David Bourget (Western Ontario)
David Chalmers (ANU, NYU)
Rafael De Clercq
Ezio Di Nucci
Jack Alan Reynolds
Learn more about PhilPapers
Analysis 66 (3):226 - 233 (2006)
There is a natural objection to the epistemic coherence of Bas van Fraassen’s use of a distinction between the observable and unobservable in his constructive empiricism, an objection that has been raised with particular clarity by Alan Musgrave. We outline Musgrave’s objection, and then consider how one might interpret and evaluate van Fraassen’s response. According to the constructive empiricist, observability for us is measured with respect to the epistemic limits of human beings qua measuring devices, limitations ‘which will be described in detail in the final physics and biology’ (van Fraassen 1980: 17). In order for the constructive empiricist to determine what counts as observable, he will have to appeal to our best scientific theories of light, human physiology, and so forth. To put the same point in a slightly more abstract way, in order to draw a distinction between observable and unobservable entities, the constructive empiricist needs to use his best scientific theory of observability – call it T* – to tell him the identity of the observable entities. This raises an interesting difficulty. Constructive empiricism is the view that ‘science aims to give us theories that are empirically adequate; and acceptance of a theory involves as belief only that it is empirically adequate’ (van Fraassen 1980:12). When he accepts a theory, the constructive empiricist only believes the statements of his scientific theories that are about observable entities. Thus, in order to know which statements of a scientific theory to believe, the constructive empiricist needs to know which statements of that theory are about observable entities. In particular then, the constructive empiricist only believes the statements of his theory of observability T* that are about observable entities. Therefore, in order to know which statements of T* he can believe, the constructive empiricist needs to know which statements of T* are about observable entities. However, it is T* that tells the constructive empiricist what counts as an observable entity: the constructive empiricist therefore needs to use T* to tell him which statements of T* he can believe. The fact that the distinction drawn by T* must also apply to itself is not an immediate cause for alarm..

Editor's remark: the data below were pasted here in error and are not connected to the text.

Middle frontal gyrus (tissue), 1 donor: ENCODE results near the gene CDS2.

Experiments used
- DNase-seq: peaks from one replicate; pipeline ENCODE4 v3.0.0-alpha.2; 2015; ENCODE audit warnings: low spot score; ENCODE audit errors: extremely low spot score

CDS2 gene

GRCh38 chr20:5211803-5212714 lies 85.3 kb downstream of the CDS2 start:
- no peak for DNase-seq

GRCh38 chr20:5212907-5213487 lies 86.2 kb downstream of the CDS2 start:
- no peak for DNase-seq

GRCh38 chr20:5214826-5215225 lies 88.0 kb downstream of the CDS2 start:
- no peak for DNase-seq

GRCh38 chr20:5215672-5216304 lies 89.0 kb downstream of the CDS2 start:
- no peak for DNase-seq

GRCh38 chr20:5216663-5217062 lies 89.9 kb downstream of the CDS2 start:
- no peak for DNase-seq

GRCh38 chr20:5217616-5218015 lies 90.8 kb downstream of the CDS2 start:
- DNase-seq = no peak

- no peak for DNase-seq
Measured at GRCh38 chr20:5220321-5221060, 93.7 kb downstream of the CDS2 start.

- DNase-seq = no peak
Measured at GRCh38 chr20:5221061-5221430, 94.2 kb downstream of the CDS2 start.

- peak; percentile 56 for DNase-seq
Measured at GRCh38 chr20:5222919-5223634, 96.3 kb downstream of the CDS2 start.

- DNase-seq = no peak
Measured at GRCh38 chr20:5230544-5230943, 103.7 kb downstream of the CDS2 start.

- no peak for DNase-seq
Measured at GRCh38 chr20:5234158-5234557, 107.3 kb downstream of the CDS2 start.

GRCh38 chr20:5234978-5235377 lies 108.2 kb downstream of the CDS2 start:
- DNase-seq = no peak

|Keywords||No keywords specified (fix it)|
|Categories||categorize this paper)|
Setup an account with your affiliations in order to access resources via your University's proxy server
Configure custom proxy (use this if your affiliation does not provide a proxy)
|Through your library|
References found in this work BETA
No references found.
Citations of this work BETA
No citations found.
Similar books and articles
Sam Mitchell (1988). Constructive Empiricism and Anti-Realism. PSA: Proceedings of the Biennial Meeting of the Philosophy of Science Association 1988:174 - 180.
F. A. Muller (2005). The Deep Black Sea: Observability and Modality Afloat. British Journal for the Philosophy of Science 56 (1):61-99.
Bradley Monton & Bas C. van Fraassen (2003). Constructive Empiricism and Modal Nominalism. British Journal for the Philosophy of Science 54 (3):405-422.
Sara Vollmer (2000). Two Kinds of Observation: Why Van Fraassen Was Right to Make a Distinction, but Made the Wrong One. Philosophy of Science 67 (3):355-365.
Warren Bourgeois (1987). On Rejecting Foss's Image of Van Fraassen. Philosophy of Science 54 (2):303-308.
Marc Alspector-Kelly (2001). Should the Empiricist Be a Constructive Empiricist? Philosophy of Science 68 (4):413-431.
James Ladyman (2000). What's Really Wrong with Constructive Empiricism? Van Fraassen and the Metaphysics of Modality. British Journal for the Philosophy of Science 51 (4):837-856.
F. A. Muller (2004). Can a Constructive Empiricist Adopt the Concept of Observability? Philosophy of Science 71 (1):80-97.
Marc Alspector-Kelly (2006). Constructive Empiricism and Epistemic Modesty: Response to van Fraassen and Monton. [REVIEW] Erkenntnis 64 (3):371-379.
Adam Grobler (1991). Van Fraassen's Metaphysical Move. International Studies in the Philosophy of Science 5 (1):21 – 34.
Added to index2009-09-01
Total downloads74 ( #48,787 of 1,781,042 )
Recent downloads (6 months)5 ( #122,326 of 1,781,042 )
How can I increase my downloads?